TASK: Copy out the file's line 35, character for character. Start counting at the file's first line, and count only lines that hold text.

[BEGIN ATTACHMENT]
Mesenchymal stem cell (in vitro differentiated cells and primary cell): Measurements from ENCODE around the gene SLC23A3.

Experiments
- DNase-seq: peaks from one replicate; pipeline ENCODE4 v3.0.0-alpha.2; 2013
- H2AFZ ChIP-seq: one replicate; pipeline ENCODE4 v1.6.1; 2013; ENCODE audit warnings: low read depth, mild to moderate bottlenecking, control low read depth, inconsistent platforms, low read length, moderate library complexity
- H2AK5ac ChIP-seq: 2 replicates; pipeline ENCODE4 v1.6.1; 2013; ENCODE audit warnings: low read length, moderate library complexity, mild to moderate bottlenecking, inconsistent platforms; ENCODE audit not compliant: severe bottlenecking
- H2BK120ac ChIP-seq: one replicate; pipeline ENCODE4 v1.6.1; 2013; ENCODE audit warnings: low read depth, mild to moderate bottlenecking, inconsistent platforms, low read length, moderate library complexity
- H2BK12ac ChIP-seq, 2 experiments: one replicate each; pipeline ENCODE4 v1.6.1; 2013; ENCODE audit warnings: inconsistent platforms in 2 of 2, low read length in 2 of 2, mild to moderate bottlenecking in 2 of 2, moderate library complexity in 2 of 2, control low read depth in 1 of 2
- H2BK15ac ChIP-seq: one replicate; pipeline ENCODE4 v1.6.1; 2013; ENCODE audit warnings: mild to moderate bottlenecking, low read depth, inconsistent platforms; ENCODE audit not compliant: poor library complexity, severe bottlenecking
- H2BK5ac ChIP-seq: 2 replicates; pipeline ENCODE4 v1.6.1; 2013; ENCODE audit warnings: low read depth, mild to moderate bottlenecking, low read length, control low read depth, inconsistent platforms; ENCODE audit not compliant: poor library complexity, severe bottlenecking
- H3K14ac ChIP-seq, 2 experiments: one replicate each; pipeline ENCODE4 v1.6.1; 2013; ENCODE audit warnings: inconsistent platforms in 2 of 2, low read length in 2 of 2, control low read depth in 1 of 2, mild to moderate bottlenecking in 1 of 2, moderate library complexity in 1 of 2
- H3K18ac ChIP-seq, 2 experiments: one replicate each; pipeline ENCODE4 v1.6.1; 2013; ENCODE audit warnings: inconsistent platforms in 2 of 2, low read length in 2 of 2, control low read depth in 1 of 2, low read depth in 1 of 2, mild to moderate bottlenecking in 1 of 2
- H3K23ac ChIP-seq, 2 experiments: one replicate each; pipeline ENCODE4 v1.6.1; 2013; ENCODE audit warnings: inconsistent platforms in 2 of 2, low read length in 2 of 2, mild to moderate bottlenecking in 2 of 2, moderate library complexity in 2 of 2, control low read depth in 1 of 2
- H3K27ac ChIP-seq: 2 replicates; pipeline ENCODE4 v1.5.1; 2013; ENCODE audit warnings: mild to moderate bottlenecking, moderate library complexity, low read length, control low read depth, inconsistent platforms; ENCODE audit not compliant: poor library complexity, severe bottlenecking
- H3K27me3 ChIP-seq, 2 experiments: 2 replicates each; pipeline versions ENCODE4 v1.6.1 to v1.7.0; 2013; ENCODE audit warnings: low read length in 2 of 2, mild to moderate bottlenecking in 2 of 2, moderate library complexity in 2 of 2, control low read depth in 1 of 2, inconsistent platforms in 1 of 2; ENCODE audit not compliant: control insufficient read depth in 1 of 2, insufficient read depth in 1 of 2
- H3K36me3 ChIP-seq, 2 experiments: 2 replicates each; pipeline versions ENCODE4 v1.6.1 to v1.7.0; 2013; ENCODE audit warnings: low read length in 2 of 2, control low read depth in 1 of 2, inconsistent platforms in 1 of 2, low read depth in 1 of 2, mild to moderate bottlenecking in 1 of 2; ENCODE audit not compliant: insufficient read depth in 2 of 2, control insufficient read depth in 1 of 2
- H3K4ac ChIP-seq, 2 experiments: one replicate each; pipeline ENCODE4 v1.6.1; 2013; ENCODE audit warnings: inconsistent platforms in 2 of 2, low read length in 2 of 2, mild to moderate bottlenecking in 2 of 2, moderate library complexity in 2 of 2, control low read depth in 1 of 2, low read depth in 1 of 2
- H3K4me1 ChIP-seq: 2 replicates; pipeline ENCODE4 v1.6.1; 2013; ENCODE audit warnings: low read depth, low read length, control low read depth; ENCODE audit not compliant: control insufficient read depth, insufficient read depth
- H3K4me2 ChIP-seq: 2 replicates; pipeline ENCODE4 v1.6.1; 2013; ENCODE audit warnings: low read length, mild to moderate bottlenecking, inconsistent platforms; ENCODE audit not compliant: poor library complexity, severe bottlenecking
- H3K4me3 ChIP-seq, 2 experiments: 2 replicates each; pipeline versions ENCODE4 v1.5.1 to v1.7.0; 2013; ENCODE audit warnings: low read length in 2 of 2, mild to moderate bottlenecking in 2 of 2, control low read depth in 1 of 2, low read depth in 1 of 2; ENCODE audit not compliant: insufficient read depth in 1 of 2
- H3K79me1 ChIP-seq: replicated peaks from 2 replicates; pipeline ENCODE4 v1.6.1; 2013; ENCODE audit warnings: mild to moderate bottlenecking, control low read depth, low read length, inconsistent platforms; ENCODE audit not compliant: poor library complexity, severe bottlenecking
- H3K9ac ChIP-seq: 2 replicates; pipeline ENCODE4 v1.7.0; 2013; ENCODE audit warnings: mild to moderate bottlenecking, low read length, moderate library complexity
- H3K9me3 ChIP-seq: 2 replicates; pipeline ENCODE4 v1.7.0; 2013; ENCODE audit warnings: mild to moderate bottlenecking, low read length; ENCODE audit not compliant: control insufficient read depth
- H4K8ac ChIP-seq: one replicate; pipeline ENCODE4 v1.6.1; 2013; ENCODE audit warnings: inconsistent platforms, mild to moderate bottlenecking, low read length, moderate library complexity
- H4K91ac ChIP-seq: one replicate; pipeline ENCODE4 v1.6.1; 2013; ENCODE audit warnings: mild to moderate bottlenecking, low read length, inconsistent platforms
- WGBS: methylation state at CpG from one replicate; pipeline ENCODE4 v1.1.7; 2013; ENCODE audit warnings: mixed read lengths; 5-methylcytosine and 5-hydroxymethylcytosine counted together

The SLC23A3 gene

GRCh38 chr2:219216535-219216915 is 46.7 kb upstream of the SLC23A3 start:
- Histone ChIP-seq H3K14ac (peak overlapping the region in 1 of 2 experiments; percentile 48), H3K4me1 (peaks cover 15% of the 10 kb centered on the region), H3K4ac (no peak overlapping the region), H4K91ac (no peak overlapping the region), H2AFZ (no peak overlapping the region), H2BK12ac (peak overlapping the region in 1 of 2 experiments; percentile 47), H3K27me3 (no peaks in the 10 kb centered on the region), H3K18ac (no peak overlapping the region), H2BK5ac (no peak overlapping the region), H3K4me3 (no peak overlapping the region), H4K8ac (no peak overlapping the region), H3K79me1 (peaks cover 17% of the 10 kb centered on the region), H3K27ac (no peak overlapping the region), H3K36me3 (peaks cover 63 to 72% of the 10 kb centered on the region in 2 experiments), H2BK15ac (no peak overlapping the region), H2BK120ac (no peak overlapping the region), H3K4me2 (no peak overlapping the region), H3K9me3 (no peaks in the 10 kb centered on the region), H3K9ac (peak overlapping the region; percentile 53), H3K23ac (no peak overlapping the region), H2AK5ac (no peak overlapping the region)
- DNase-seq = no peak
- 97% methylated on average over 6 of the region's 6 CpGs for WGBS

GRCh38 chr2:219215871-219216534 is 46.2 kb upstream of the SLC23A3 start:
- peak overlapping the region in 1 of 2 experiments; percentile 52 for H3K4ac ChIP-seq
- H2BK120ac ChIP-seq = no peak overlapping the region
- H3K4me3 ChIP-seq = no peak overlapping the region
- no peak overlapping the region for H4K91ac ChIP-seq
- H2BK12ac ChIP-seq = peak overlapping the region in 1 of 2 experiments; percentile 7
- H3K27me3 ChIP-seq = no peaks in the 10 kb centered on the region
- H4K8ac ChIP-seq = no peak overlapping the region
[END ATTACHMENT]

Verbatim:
- no peak overlapping the region for H4K91ac ChIP-seq